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Parenting With the End in Mind

Parenting is leadership.  As such, parenting is a forward-looking enterprise.  Like every forward-looking enterprise there are day-to-day elements  governed by long-term objectives.  Most parents fail in seeing themselves as leaders who plan according to future goals, or their goals are reactive and fear driven. When you are driven by fear you make statements about the future governed by those fears:  “I just want to my daughter through high school drug free and not pregnant.”  Not the best strategy.

A good end for parents to have in mind for their children is giving them a commission.  We had a ceremony that we held on the 18th birthday of each of our sons.  We bought each of them a signet ring like my wedding ring as a reminder of their identity.  We blessed them and celebrated their future.  We prayed for them and pointed them to their future.  This was our end:  a send off.  We did it with joy and confidence.  It wasn’t relief to be rid of them, it was celebration of a job well done.

In order to do this effectively we had to be intentional in our parenting.  We couldn’t afford to simply react and let the events of life guide our parenting, we had to carry out a process to reach our desired end.  It is simpler than it sounds, but it does take initiative and planning. Here are the building block stages.

First: Healthy Individuals

A leader, by definition, will be someone who is healthy.  When you travel by plane you have to endure the safety spiel which includes instructions on loss of pressure in the cabin and the need for oxygen.  Oxygen masks will fall from the overhead area for each passenger.  If you have small children, you put the mask on yourself first, then the child.  This is a universal principle, not just a principle for oxygen masks.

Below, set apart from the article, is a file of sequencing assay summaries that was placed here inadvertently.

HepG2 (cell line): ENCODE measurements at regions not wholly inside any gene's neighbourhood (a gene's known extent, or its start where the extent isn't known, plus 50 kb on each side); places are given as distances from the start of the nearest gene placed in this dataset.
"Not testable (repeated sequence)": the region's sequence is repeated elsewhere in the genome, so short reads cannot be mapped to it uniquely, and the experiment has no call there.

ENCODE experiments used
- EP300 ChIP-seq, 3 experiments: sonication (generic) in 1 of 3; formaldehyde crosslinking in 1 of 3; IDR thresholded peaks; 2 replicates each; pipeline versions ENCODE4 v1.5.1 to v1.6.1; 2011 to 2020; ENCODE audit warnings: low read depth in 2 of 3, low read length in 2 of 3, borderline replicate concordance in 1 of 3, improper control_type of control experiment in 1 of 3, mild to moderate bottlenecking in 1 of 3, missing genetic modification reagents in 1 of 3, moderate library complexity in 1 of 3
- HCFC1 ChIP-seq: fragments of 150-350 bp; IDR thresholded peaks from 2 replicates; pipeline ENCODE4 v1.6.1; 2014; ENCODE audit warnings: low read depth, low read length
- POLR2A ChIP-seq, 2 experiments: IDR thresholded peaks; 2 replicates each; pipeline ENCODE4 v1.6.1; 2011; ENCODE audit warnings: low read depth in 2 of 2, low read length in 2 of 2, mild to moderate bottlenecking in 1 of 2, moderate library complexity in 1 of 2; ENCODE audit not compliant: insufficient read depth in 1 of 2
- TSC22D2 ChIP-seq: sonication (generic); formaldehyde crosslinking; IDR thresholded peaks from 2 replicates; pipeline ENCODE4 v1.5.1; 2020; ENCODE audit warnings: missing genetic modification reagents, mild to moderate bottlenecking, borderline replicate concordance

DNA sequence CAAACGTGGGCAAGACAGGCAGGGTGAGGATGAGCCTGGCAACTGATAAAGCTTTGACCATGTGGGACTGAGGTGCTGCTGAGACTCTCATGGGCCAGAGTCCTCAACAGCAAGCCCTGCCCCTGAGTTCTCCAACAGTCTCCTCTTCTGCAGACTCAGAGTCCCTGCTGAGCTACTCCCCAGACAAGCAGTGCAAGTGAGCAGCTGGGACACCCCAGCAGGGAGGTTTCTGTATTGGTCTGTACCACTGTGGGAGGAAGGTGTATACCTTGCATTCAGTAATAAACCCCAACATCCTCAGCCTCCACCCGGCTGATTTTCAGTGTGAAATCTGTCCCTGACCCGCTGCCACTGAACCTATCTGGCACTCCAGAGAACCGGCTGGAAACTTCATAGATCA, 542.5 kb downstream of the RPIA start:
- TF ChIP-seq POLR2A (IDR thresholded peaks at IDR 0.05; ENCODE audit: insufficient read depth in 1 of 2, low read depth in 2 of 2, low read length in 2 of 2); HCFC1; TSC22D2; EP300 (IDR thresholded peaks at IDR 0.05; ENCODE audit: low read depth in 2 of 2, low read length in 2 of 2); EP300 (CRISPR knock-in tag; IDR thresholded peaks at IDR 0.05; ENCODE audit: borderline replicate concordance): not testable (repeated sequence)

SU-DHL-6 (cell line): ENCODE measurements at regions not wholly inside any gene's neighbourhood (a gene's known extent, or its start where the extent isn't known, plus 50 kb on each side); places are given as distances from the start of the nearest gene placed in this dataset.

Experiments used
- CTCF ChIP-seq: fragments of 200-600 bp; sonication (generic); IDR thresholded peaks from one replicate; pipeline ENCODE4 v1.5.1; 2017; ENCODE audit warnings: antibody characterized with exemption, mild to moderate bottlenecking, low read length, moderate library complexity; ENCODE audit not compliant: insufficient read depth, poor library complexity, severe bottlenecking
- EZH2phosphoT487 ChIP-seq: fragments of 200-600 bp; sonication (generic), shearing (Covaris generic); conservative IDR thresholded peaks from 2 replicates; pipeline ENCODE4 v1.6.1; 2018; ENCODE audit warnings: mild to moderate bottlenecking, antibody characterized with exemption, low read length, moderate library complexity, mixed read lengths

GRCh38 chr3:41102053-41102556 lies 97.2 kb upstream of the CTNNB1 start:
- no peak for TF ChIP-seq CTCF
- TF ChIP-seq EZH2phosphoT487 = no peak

A parent must take care to be healthy emotionally, relationally, physically and spiritually.  If  you are not healthy  you will not be able to model health for my your children and they end up confused.  They receive a mixed message which translates ultimately into:  adults don’t have to abide by the laws/rules and when I grow up I can stop as well.

Second: a Cohesive Marriage.

Parenting is the product of the passing on of identity to children.   Fragmentation in marriage makes parenting a difficult task.  The old adage “the best thing you can do for your children is love their mother/father” is true.  When a marriage is on track, children get to see what a healthy interaction looks like.  In our case (4 sons) they were able to see how a man treats a woman and what a healthy woman looks like.  When there is agreement in the values arena there is strength and longevity.  Common values make for a strong marriage. This strength is the foundation in parenting.

Third:  a Clear Plan Based on Common Values.

Parenting is the passing on of values to children.  People often tell my wife and I that we are lucky.  We bristle at that remark on two levels.  It assumes parenting that gets good results is simply a matter of chance.  Second it disregards all the work and sacrifice put into the parenting process.  We had a plan and we worked diligently to carry out the plan.  Our core values that we desired to plant in our sons were:  Security and Confidence (corollaries and results of faith and trust); a clear sense of heritage and identity; a strong sense of purpose and direction.

Parenting is proactive and begins with the end in mind. Take care of yourself, your marriage, and work your plan.

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The TempleBlog started as my personal blog in October of 2006 with my first post: John Stott – it was a listing of John Stott quotes.

Now it is a different place. I mostly write about two of my convictions: Pacifism and Racism. But I also offer resources: both digital and personal. 

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